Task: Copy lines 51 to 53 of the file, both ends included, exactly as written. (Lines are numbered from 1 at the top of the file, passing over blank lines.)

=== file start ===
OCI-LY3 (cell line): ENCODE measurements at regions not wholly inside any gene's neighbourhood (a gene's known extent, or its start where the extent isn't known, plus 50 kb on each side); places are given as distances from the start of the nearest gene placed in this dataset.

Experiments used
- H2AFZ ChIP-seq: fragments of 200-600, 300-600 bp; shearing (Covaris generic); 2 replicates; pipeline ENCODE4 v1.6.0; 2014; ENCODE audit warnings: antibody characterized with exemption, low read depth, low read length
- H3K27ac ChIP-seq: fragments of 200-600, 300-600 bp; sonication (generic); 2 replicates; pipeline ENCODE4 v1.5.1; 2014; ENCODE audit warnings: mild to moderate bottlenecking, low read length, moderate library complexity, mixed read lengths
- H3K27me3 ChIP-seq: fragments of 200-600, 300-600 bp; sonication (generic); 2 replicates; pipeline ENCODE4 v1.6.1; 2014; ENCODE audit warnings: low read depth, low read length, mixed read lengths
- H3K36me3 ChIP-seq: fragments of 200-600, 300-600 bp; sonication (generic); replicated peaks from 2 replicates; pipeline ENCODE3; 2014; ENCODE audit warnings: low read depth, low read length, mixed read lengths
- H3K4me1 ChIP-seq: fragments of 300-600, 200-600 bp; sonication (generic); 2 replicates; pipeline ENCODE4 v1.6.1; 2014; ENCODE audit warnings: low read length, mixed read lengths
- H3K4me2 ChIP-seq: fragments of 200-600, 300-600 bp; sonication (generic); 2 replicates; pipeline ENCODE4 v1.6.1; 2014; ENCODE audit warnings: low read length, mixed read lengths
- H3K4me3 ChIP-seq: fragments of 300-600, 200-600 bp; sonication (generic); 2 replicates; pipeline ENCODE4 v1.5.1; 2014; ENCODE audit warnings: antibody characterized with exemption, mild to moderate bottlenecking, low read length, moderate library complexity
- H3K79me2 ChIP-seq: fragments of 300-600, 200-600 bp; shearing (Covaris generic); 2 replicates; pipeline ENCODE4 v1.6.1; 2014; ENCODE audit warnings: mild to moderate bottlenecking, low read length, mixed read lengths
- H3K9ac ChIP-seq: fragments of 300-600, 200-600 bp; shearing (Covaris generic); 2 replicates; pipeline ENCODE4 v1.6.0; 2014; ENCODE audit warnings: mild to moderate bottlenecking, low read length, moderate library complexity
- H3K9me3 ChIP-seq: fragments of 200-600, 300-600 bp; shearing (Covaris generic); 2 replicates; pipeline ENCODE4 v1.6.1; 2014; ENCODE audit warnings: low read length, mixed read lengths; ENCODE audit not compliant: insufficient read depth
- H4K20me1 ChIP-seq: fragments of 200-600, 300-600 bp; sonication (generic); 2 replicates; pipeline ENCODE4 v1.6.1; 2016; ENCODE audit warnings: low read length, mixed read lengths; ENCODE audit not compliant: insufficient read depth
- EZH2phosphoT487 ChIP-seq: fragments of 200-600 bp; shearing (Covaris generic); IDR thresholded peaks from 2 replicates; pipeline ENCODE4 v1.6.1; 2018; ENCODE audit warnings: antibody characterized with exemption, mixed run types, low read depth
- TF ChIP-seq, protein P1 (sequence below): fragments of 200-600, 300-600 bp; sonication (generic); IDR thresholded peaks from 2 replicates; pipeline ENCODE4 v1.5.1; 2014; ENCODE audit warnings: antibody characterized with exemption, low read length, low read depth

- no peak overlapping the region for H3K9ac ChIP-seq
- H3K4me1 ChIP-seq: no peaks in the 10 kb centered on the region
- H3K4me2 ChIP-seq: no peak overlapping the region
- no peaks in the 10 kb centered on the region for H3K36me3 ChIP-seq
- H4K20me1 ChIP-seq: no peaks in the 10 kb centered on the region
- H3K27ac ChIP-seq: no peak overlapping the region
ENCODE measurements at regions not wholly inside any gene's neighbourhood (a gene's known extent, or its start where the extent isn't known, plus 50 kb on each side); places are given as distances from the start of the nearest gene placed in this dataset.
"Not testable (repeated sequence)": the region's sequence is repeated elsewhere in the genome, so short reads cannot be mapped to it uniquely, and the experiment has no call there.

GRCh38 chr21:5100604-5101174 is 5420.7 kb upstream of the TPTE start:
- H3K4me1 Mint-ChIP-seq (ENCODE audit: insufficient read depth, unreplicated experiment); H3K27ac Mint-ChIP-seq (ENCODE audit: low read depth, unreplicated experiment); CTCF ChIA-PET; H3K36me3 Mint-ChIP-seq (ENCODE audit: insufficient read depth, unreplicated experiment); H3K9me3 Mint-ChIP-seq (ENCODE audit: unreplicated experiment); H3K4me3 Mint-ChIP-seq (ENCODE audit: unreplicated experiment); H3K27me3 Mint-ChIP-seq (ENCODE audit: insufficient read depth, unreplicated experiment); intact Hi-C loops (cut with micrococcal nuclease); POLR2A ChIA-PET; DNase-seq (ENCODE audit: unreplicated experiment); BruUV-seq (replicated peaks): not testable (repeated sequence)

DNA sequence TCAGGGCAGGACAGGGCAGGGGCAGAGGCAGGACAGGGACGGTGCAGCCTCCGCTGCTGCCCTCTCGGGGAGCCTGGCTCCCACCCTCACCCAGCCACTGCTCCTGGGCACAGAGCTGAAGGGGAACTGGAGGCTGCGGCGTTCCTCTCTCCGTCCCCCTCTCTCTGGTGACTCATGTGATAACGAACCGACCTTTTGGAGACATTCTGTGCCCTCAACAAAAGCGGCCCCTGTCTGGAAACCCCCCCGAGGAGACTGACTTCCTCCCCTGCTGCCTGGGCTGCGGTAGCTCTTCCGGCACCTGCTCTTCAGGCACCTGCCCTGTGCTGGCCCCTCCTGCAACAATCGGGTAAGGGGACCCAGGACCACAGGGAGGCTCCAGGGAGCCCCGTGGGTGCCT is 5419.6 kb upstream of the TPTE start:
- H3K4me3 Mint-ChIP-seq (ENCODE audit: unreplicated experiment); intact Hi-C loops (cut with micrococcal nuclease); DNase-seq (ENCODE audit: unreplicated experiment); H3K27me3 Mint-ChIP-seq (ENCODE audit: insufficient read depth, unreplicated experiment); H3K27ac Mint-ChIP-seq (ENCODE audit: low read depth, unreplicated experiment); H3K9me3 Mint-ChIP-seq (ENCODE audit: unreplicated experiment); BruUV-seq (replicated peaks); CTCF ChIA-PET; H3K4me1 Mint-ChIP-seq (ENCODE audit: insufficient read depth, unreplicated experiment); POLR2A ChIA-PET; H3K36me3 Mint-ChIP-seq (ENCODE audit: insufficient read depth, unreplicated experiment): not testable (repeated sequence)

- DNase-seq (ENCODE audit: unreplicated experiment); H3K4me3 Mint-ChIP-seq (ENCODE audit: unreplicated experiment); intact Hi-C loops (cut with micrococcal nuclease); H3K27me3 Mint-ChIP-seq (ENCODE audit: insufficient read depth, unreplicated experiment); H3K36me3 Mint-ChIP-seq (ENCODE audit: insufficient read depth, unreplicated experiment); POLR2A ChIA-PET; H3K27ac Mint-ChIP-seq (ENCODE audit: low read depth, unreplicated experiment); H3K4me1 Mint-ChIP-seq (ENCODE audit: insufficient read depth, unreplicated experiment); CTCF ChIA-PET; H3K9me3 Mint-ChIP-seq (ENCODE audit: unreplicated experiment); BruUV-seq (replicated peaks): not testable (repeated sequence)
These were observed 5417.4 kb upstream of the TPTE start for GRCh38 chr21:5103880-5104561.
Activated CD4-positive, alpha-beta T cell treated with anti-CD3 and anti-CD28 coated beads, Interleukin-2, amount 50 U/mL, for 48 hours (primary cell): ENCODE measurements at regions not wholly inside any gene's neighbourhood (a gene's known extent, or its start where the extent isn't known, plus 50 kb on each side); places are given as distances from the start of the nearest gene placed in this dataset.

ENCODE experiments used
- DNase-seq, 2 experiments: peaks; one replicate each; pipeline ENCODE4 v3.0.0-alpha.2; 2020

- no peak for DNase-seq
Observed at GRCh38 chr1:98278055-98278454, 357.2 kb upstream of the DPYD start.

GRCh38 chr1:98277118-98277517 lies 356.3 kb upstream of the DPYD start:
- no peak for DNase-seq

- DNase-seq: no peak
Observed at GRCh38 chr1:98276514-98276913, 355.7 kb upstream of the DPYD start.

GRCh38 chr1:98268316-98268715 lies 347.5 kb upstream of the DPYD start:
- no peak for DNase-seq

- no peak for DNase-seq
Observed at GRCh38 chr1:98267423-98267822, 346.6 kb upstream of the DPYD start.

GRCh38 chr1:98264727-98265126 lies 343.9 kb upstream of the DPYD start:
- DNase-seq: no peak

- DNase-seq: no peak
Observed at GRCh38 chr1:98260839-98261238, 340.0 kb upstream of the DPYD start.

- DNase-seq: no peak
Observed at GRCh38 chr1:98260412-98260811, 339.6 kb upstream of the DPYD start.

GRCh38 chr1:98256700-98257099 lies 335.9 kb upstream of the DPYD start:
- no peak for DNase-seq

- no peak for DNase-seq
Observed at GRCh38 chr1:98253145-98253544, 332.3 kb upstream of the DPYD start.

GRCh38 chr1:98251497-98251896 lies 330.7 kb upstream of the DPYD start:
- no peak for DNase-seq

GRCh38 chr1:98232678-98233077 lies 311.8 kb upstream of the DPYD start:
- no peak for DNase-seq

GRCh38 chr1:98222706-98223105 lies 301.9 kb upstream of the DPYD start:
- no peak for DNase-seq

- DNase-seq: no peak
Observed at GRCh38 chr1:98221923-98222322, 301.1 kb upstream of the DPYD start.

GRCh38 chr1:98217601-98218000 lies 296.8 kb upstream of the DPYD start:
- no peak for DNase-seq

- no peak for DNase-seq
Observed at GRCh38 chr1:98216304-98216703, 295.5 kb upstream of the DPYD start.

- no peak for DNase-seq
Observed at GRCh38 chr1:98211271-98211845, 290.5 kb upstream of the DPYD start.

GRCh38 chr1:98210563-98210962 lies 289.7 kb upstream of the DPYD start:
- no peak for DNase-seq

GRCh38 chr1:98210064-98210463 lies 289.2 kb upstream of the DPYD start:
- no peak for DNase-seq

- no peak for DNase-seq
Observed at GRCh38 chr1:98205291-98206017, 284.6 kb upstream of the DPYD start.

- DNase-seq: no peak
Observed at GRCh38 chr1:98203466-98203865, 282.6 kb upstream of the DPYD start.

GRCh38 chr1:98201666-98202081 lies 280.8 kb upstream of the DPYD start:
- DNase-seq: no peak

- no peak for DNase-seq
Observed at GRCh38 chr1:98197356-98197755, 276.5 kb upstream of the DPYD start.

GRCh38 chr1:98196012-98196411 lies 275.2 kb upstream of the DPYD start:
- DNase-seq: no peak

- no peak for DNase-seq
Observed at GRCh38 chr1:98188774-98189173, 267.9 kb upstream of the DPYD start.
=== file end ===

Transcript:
- no peak for DNase-seq
Observed at GRCh38 chr1:98253145-98253544, 332.3 kb upstream of the DPYD start.

GRCh38 chr1:98251497-98251896 lies 330.7 kb upstream of the DPYD start: